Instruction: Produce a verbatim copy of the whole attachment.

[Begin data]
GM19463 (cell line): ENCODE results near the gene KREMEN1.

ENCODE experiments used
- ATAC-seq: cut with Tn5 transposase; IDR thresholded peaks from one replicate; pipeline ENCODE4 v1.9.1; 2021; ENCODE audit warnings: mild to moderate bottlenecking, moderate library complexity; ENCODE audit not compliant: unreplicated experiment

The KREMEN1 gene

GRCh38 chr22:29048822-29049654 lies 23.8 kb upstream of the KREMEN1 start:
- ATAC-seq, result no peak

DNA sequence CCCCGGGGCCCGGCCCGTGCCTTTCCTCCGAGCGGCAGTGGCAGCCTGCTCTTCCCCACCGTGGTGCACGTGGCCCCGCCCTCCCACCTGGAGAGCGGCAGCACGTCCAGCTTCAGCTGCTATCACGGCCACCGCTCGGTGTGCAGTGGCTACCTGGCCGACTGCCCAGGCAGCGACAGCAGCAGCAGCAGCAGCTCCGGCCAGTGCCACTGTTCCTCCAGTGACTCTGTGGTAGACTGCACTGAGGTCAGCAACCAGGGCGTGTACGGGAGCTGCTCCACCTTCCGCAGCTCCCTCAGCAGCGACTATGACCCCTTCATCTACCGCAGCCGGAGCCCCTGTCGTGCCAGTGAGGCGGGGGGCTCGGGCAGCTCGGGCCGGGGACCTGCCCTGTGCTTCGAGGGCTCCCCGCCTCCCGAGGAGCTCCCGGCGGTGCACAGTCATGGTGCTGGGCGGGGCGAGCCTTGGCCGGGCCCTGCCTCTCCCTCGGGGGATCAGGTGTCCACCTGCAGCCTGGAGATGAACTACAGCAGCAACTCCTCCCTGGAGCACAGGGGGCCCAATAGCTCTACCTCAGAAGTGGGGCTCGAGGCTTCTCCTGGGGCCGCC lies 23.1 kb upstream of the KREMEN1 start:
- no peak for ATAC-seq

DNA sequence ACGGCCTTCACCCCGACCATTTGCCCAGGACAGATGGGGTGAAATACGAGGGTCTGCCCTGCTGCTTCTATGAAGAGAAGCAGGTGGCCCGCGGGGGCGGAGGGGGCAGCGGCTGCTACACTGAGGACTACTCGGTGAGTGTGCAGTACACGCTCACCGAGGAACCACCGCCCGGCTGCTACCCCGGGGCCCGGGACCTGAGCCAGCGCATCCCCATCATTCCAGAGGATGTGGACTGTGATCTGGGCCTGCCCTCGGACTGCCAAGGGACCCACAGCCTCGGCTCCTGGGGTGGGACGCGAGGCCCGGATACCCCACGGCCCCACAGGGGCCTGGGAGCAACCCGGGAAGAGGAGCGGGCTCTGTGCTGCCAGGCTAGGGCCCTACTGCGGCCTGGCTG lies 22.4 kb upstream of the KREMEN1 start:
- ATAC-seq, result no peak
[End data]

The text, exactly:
GM19463 (cell line): ENCODE results near the gene KREMEN1.

ENCODE experiments used
- ATAC-seq: cut with Tn5 transposase; IDR thresholded peaks from one replicate; pipeline ENCODE4 v1.9.1; 2021; ENCODE audit warnings: mild to moderate bottlenecking, moderate library complexity; ENCODE audit not compliant: unreplicated experiment

The KREMEN1 gene

GRCh38 chr22:29048822-29049654 lies 23.8 kb upstream of the KREMEN1 start:
- ATAC-seq, result no peak

DNA sequence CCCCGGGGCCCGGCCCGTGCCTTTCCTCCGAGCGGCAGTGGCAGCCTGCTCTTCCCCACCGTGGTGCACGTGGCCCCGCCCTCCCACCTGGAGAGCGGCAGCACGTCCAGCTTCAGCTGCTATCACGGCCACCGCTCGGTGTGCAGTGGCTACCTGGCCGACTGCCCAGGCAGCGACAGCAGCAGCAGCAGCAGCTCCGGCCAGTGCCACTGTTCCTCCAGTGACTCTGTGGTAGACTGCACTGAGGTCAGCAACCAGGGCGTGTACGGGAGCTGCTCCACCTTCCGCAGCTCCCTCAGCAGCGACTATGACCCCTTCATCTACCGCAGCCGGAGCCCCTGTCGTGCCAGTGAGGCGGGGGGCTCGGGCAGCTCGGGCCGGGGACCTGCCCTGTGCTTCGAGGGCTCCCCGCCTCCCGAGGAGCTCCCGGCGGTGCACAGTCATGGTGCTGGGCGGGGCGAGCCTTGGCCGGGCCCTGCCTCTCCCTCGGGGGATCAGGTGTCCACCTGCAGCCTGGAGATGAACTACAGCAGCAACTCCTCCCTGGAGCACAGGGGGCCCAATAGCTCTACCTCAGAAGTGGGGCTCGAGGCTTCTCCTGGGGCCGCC lies 23.1 kb upstream of the KREMEN1 start:
- no peak for ATAC-seq

DNA sequence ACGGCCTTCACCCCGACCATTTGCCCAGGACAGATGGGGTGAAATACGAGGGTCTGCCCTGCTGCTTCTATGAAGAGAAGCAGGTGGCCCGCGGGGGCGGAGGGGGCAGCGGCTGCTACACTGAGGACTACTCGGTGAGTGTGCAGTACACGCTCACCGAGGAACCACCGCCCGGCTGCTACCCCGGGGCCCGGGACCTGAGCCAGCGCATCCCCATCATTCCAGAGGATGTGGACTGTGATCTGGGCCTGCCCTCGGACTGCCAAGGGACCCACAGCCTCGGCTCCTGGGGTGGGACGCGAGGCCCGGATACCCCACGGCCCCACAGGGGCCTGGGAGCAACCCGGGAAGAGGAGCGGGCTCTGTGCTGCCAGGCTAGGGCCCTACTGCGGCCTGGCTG lies 22.4 kb upstream of the KREMEN1 start:
- ATAC-seq, result no peak